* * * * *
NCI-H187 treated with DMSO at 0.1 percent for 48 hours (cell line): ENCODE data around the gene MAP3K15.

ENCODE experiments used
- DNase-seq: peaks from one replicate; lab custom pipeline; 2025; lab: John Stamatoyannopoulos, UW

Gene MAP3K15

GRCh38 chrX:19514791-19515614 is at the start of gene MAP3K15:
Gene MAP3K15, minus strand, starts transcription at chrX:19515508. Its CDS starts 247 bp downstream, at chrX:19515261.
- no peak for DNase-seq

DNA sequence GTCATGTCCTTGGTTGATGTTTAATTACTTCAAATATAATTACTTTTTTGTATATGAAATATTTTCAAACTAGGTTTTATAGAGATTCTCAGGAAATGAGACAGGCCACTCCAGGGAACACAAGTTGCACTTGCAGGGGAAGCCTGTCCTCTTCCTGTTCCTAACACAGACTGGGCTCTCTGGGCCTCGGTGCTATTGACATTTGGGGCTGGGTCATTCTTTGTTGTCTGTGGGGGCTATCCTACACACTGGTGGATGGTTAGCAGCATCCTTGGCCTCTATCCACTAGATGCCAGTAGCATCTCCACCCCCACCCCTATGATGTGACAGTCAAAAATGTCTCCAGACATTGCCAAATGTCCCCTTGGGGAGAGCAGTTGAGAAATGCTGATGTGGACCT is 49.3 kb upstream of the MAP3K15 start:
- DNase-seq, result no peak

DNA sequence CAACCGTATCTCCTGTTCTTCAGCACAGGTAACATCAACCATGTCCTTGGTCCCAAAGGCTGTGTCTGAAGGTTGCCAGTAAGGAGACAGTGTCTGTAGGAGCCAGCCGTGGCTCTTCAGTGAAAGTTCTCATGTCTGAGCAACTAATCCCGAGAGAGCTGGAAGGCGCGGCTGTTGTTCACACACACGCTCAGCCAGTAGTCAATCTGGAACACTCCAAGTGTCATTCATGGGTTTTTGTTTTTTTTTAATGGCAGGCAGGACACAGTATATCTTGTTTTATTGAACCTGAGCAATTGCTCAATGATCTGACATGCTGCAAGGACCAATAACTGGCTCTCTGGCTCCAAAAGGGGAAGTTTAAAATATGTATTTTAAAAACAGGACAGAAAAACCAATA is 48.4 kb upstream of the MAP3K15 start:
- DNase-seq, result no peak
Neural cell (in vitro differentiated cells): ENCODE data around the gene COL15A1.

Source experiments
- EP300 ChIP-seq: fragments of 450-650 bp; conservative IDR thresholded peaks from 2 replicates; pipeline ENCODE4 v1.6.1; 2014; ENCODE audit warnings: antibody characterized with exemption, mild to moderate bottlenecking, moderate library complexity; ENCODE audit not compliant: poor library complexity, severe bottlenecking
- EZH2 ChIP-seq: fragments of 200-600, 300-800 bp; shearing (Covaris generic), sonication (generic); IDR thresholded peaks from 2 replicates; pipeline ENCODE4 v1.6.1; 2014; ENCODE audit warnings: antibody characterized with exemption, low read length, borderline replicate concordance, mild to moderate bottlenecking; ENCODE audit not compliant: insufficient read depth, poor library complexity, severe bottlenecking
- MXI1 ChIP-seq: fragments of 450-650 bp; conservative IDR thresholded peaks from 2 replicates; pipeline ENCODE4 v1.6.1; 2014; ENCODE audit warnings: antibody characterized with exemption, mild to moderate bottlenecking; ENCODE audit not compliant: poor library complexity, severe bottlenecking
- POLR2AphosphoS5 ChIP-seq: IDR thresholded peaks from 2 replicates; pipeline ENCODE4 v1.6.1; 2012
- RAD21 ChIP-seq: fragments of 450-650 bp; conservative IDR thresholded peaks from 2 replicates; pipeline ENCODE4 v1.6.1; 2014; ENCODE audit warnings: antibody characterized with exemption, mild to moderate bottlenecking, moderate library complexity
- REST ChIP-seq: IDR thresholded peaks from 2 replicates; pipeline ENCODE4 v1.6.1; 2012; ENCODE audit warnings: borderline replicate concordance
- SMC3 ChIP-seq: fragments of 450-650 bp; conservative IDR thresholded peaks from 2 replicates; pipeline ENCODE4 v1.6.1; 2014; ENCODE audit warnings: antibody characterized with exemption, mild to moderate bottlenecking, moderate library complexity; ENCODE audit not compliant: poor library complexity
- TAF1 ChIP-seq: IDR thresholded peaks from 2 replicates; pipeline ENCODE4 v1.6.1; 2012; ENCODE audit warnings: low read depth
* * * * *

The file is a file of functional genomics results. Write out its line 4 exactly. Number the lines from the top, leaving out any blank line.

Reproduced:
Gene MAP3K15